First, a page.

Our crew was out Tuesday, 13 October 2020. The estuary was stratified with pockets of hypoxic water observed near New Bern at station 30 and near the bend at stations 100 and 120. The fluorescence probe that measures chl-a failed mid-cast at station 140 and all chl-a data upstream of 140 was removed due to meaningless, negative values. A bloom at station 70, however, was indicated by the high near surface DO, observation of brown water color, and clogging of filters back in the lab. The crew observed fish actively dying south of Fairfield Harbor (our station 70) and fish dead on the surface from there to mid-channel north of Slocum Cr. (our station 100). The dominant species in the bloom, the dinoflagellate Gyrodinium instriatum aka Levanderina fissa) is not known to be toxic. G. instriatum is the most common bloom former in the Neuse during the summer and early fall and hasn’t previously been associated with a fish kill. This fish kill appears to have been ongoing since 30 September.
I’m playing catch up again.
Conditions on 18 August were about as stratified as they get in the Neuse. From New Bern to the mouth bottom water salinities were more than 10 ppt greater than at the surface. The pycnocline increased in depth from about 2 meters at New Bern to 5 m at the mouth, and waters below the pycnocline were hypoxic/anoxic along that whole stretch. Overall, chl-a levels were low but there was a broad zone of moderate 10-20 ug/L at the surface that extended from station 60 to station 140. A subsurface, thin layer of chl-a > 40 ug/L was observed at station 70. (image below)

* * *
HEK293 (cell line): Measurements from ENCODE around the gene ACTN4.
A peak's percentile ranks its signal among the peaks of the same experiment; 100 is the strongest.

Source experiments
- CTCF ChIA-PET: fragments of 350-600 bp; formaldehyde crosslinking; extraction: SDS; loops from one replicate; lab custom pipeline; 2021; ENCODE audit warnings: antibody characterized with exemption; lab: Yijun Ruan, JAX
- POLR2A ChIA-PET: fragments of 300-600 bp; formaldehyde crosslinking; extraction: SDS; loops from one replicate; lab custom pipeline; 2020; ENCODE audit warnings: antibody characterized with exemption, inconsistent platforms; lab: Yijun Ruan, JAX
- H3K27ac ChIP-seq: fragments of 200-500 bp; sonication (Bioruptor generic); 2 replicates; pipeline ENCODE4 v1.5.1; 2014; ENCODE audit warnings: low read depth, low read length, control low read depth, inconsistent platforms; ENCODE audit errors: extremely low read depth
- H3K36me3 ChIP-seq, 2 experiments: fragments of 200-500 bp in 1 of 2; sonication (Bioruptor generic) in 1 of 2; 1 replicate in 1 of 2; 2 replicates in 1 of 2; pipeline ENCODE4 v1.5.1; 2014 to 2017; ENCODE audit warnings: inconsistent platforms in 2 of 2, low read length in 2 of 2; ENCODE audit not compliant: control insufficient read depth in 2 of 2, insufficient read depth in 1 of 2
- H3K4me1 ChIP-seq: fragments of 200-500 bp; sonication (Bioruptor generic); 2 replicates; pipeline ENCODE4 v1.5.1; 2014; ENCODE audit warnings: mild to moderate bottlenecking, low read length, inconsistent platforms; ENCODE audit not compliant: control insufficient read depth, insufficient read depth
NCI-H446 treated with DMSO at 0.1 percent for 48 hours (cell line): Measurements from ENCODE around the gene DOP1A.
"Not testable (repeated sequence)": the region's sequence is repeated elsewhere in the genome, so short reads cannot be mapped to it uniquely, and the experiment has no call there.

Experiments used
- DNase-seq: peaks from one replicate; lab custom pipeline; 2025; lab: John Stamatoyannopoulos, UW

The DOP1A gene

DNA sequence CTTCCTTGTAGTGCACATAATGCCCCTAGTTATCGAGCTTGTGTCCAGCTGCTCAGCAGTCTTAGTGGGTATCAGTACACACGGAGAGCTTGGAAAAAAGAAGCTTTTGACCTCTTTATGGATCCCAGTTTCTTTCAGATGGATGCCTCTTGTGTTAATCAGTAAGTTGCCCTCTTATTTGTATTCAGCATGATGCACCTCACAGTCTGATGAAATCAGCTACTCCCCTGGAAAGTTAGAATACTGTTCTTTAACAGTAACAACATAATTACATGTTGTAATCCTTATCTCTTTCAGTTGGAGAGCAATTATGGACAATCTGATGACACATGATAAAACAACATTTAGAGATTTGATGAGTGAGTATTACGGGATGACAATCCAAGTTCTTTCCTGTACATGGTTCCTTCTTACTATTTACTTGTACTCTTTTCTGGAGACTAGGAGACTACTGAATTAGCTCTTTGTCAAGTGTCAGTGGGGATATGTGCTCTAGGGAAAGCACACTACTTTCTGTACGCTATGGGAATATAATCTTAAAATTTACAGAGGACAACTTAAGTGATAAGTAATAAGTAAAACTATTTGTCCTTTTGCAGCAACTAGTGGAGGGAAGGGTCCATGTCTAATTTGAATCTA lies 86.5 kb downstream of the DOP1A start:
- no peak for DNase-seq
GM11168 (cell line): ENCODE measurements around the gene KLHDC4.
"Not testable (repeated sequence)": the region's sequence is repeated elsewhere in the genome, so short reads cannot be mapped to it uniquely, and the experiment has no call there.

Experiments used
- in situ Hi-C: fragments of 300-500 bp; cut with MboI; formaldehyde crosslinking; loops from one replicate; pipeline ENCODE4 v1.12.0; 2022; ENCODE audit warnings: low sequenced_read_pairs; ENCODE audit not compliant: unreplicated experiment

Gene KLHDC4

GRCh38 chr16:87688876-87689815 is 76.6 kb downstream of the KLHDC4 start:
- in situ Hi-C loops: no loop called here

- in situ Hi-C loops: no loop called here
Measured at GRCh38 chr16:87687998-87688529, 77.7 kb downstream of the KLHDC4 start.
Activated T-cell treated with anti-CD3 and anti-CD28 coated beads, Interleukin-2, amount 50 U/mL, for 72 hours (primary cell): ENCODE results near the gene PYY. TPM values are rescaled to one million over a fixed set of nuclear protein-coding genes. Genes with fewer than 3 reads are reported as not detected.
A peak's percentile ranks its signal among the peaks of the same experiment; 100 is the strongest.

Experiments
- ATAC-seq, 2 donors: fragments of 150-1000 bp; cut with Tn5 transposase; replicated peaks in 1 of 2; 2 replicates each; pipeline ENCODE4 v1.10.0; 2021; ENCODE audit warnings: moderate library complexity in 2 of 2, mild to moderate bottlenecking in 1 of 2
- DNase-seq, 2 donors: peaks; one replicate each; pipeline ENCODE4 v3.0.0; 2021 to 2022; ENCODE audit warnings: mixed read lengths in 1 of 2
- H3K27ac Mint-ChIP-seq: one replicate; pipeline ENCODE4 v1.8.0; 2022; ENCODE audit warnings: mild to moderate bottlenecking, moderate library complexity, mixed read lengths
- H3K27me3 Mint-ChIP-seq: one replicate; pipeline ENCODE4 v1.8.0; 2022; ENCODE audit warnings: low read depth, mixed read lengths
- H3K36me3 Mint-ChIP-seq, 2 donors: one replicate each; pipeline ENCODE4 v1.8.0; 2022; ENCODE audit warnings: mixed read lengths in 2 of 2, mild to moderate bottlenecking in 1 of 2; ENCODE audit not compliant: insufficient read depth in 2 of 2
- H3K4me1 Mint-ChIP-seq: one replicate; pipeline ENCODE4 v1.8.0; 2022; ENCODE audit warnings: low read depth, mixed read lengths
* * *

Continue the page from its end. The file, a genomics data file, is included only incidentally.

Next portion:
After ~20 kt winds from 14-15 Sep. and continued ~15 kt winds on 16 Sep, the estuary was much more mixed on 16 Sep. There were pockets of stratification and hypoxia near New Bern and near the bend at stations 100 and 120. These pockets of hypoxia were associated with waters that were warmer than surface waters and saltier than downstream bottom waters. It’s not unusual for bottom waters to be warmer than surface waters during the fall as the surface loses heat to a cooling atmosphere. It is weird to see higher salinity upstream, and may reflect cross channel variability that isn’t being captured by our down-channel transect. Chl-a was moderate (10-20 ug/L) from New Bern to the mouth. (image below)
On Monday 28 Sep, the estuary was highly stratified again. Bottom waters were 2 mg/L or less from New Bern to about station 70 and were ~4 or less from station 70 to the mouth. A broad zone of elevated surface chl-a was observed from station 60 to station 140, with a surface maximum of ~40 ug/L at station 100. Downstream of station 100, maximum biomass occurred as a subsurface maximum at 1 to 2 m depth. Two days later on 30 Sep., a fish kill was reported on Flanners Beach. Water from the location of the kill contained high concentrations of the potentially harmful raphidophyte species, Heterosigma akashiwo. Microscopic observation of surface water from station 100 contained very few Heterosigma akashiwo cells. The community was primarily cryptophytes, dinoflagellates, and small diatoms that are typical for this time of year and not known to harm fish. During an unrelated sampling trip on 2 Oct., I observed an ongoing fish kill near the mouth of Slocum Cr. There was a mix of actively dying and menhaden that had been dead for a day or two. I microscopically examined water samples collected from the fish kill area and from the Neuse outside the fish kill area. Low concentrations of Heterosigma akashiwo were present but the low observed concentrations have not been previously related to fish kills. (image below)
Dr. Paerl was invited to publish in J. Phycol. and provide his perspective on US-China collaborative work on CyanoHABs
Click Here for the full article